Not surprisingly, like any livestock farmer I’ve ever met, you’ll find me enjoying a glass of milk, a steak or a hard-boiled egg on any given day. And as a conventional farmer, I believe in the safety of the food system I produce for, so am not likely to buy organic.
They are things I’ve written about before but the two are actually connected when it comes to a consumer’s decision in the grocery store.
Whether we like it or not, guilt has incredible power over us and our daily decisions. The guilt of that kitten in the pound can lead us to bend the “we’ll never have a cat in this house,” rule.
There is the guilt of supporting jobs that have moved offshore, and so we carefully look for the “Made In” label.
There’s the guilt of an animal being sacrificed for our meal.
It is hard not to.
As Wes Jamison of Palm Beach Atlantic University says, guilt is particularly acute among those that are well-educated and affluent. Or, put another way, most of the Western world.
To Jamieson, it starts when we head off to school. We go to learn, many of us wanting to change or better the world. That education then has us looking at our own beliefs, ideas and gets us thinking about what we can do ourselves.
For some, this is where the wheels fall off. Guilt starts to take over as a reason for us to change our behaviour. When it comes to buying food, we start to feel guilty about not feeding our children exclusively organic food. We start to feel guilty for the steer that now finds itself on a meat counter.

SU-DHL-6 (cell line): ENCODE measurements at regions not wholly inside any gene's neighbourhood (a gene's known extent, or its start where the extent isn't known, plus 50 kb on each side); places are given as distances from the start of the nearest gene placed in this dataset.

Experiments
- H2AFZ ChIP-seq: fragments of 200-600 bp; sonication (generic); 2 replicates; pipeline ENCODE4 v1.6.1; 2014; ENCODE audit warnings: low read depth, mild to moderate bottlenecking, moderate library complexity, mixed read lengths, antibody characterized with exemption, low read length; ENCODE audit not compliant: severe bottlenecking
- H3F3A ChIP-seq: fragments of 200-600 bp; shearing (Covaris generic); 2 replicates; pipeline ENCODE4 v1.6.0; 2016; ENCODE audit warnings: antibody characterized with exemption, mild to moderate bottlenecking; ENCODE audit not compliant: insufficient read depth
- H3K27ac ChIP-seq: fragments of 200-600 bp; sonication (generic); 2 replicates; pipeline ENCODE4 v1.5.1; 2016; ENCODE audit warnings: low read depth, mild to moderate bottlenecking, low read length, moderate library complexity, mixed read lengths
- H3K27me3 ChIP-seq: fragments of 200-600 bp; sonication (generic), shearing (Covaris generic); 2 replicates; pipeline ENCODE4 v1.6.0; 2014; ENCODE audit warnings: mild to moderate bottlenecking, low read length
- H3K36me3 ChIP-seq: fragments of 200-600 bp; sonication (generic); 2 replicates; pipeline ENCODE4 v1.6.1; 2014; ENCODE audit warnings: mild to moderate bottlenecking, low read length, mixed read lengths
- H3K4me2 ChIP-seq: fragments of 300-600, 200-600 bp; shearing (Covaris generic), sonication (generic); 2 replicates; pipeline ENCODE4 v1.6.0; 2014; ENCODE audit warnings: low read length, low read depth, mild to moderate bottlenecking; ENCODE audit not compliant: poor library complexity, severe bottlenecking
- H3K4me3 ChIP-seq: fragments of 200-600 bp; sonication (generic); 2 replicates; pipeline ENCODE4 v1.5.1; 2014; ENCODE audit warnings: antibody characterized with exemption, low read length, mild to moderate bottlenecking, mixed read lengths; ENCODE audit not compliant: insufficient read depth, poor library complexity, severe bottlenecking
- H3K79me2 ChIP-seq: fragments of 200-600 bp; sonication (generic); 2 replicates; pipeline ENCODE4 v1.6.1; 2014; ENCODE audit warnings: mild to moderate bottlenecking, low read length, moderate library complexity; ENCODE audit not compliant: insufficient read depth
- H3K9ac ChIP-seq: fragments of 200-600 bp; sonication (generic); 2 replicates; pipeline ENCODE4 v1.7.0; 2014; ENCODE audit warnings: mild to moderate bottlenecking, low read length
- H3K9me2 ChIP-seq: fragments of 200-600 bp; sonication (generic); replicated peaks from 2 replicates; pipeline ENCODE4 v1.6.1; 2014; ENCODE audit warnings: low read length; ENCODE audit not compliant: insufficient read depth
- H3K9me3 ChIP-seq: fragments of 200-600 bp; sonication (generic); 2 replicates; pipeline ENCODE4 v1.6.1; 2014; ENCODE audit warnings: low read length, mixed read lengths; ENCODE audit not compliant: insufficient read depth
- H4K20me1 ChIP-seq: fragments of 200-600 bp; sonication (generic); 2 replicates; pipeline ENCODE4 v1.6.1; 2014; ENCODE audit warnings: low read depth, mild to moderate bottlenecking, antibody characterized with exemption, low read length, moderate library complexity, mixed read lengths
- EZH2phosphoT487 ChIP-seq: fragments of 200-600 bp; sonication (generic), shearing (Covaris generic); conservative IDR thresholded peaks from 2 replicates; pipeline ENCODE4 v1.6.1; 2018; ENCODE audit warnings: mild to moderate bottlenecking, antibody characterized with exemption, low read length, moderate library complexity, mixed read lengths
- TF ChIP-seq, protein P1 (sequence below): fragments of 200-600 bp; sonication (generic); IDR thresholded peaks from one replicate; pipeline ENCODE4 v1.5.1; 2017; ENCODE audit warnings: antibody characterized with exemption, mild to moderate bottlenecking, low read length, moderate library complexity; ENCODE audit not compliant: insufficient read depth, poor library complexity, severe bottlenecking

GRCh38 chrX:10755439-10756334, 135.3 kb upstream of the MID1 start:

But when we dig deeper into that guilt, research suggests that part of that guilt isn’t about what we think. It is about what other people think of us.
From the Network for Business Sustainability, a recent report suggests that when in public places people were more likely to purchase things that they felt were ethically superior. When there were less people around, more shopped on price or comfort.
“In public areas such as retail locations, products with deliberate ethical appeals are more likely to be purchased. The authors find that the presence of others both activates the motivation to appear moral in front of others and the accountability to one’s own standards of right and wrong. In the absence of observers though, consumers are more likely to buy products with subtler ethical cues.”
The full review looks in great detail the research that seemed to find people would say they were willing to pay a premium for products they felt may be more ethical, but when it came to actually having to part with that little bit of extra money, well feelings changed. I’ve heard this come up in a lot of conversations with farmers who are being encouraged to produce for niche markets, only to find the little premium they need, is too much for a consumer to part with.
So how do we get past the guilt?
My own belief is to face it head on. When we identify guilt, can we start to critically assess where that comes from and whether a reaction is warranted or not.
I’m not going to feel guilty having a piece of pie because I know I’ve balanced what I ate the rest of the day.
I’m not going to feel guilty eating a steak, because I’m an omnivore.
I’m not going to feel guilty going for the ‘regular’ Canadian apples instead of the organic ones because I know the safety of the system it was grown in.
I’m now falling into the category of consumer that is turned off by the in your face guilt marketing.
Instead I’m going to worry about those well-educated folks that Jamison talked about that are actually focused on changing the world versus just proving it.
Author Bruce Philp puts it best in an article on why the restaurant Chipotle went too far on guilt marketing when he said, “In the branding business, being morally superior is like being cool: it’s the first thing you should strive for, and the last thing you should talk about.”